Let me just say that I hope Sen. Wendy Davis slept in yesterday, and did nothing more strenuous than channel surfing and ordering takeout. She’s earned a lazy day, and a lot more than that. And while she (hopefully) took a well-deserved rest, the media spotlight continued to shine on her.
By the time the Senate unsuccessfully forced the vote on some of the nation’s strictest abortion regulations, the 13 hours Davis had spent on her feet challenging the measure had gone viral, drawing praise on social media from President Obama, U.S. House Minority Leader Nancy Pelosi and celebrities like author Judy Blume and actors Lena Dunham and Henry Winkler.
“I have never seen a Texas senator suddenly make world news over the course of 13 hours,” said longtime Democratic consultant Harold Cook. “I’m not sure it was possible before Twitter, honestly. At the start of the day, this was a local story. By the end, it was an international story.”
The attention has prompted even more speculation that the Fort Worth Democrat, who was first elected to the Senate in 2008, could be a future statewide contender — even a gubernatorial candidate. At a minimum, she is poised to have a wider fundraising base if she seeks re-election in 2014.
Republican consultant Matt Mackowiak predicted that her fundraising potential was now “unlimited.”
“If they were doing really smart things — some of the things Ted Cruz‘s campaign did in the last U.S. Senate race — she can raise millions of dollars over the next couple of months online alone,” he said. “I think she may be able to do that anyway.”
As of late Tuesday night, roughly 200,000 people were watching the proceedings on The Texas Tribune’s YouTube feed. Obama tweeted, “Something special is happening in Austin tonight,” followed by the hashtag “#StandWithWendy.” Even filmmaker Michael Moore and comedian Sarah Silverman got in on the social media action.
Davis started the day with just 1,200 twitter followers; by early Wednesday morning she had more than 46,000.
“Because of the way this worked out, from a procedural and strategic standpoint,” Mackowiak said, “I think the Republican leadership in both chambers of the Legislature unwittingly helped create a national Texas Democratic star.”
Way many reactions from the day after:
Kos again, with a “Draft Wendy?” post
The Slacktivist, who would like there to be singing the next time this happens. I think he’s onto something there.
And pretty much everywhere else on the Internet. Mashable has a nice social media roundup, Buzzfeed did its Buzzfeed-y thing, and the Observer and Trib have excellent slideshows from the chamber. I think the one with the five forlorn (white male) Republican State Reps from the Trib is my favorite. And if you still can’t get enough, here’s the interview I did with Sen. Davis prior to the 2012 election. Oh, and because the Internet clearly demanded it, here’s the Texas Senate Clock’s Twitter feed. You’re welcome.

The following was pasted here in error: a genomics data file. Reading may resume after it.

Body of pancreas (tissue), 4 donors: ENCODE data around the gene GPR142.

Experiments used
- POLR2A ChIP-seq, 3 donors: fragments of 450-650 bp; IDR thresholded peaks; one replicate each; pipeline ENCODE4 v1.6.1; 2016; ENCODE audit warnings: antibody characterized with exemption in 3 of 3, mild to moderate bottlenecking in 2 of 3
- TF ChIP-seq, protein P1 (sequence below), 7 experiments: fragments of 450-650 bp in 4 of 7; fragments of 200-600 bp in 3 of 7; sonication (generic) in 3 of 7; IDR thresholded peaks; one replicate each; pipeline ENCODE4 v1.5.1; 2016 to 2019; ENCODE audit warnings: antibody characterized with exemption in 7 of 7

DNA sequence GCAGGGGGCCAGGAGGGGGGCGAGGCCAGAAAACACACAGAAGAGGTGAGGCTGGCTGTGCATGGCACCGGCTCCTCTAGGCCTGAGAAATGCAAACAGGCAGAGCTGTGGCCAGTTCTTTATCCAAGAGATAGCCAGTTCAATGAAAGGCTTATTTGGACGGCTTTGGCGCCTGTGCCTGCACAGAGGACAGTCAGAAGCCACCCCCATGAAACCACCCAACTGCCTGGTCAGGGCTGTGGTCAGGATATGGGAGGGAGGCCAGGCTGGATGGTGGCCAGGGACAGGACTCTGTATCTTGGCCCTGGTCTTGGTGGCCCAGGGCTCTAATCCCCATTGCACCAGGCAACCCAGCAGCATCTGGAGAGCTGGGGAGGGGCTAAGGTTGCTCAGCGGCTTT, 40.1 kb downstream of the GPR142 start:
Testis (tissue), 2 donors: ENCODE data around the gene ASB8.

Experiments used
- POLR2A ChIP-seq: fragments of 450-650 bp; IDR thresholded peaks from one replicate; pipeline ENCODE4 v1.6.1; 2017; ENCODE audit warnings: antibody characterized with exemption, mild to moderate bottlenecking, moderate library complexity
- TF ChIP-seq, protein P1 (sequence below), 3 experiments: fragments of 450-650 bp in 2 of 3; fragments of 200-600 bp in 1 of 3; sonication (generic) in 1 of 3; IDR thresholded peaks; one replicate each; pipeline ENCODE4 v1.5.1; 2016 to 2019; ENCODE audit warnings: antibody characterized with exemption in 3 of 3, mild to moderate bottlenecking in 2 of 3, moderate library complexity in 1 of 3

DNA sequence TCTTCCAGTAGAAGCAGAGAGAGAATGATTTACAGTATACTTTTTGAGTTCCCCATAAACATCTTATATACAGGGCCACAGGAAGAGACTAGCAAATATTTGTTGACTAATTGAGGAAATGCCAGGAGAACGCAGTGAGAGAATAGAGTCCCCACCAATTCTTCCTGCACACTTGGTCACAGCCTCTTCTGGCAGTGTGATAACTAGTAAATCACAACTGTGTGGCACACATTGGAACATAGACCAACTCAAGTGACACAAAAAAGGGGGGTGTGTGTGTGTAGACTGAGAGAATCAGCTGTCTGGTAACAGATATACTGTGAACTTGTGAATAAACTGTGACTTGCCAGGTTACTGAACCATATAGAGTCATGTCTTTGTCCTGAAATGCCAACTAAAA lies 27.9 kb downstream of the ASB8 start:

At the end of the day yesterday, Rick Perry announced Special Session 2, to finish the issues that were killed by Davis’ heroic filibuster. That will give Davis another chance to fight, however unlikely her success will be, and to give David Dewhurst another chance to make a fool of himself. We all knew this was coming – as I said yesterday, I don’t understand why the Rs didn’t cut bait in the evening and have Perry make the announcement then. If this makes you mad, that’s good, as long as you channel it into something productive. If this makes you feel in despair, please snap out of it. If Wendy Davis can stand and talk for 11 hours straight without any kind of break to make sure that her voice and the voices of women across Texas were heard, the least we can do is honor her effort by not moping about this inevitable piece of news.
We need everyone who has paid even cursory attention to this story to hold onto it at least until next November. Midterm elections are all about who shows up. The Republicans showed us the key to winning in 2010. Like they did then, we need a bunch of our every-four-year voters to break that pattern next year and show up to make their voices heard. I’ve said before that if the same number of people who voted for John Kerry in Texas in 2004 turned out in 2014, Democrats would likely sweep the statewide offices. It’s not rocket science. We still need the candidates, but Lord knows we ought to have all the incentive we could need. You want to #StandWithWendy? Make sure everyone you know that needs to vote next year does so. Winning elections is the best revenge. Hair Balls, BOR, and Stace have more.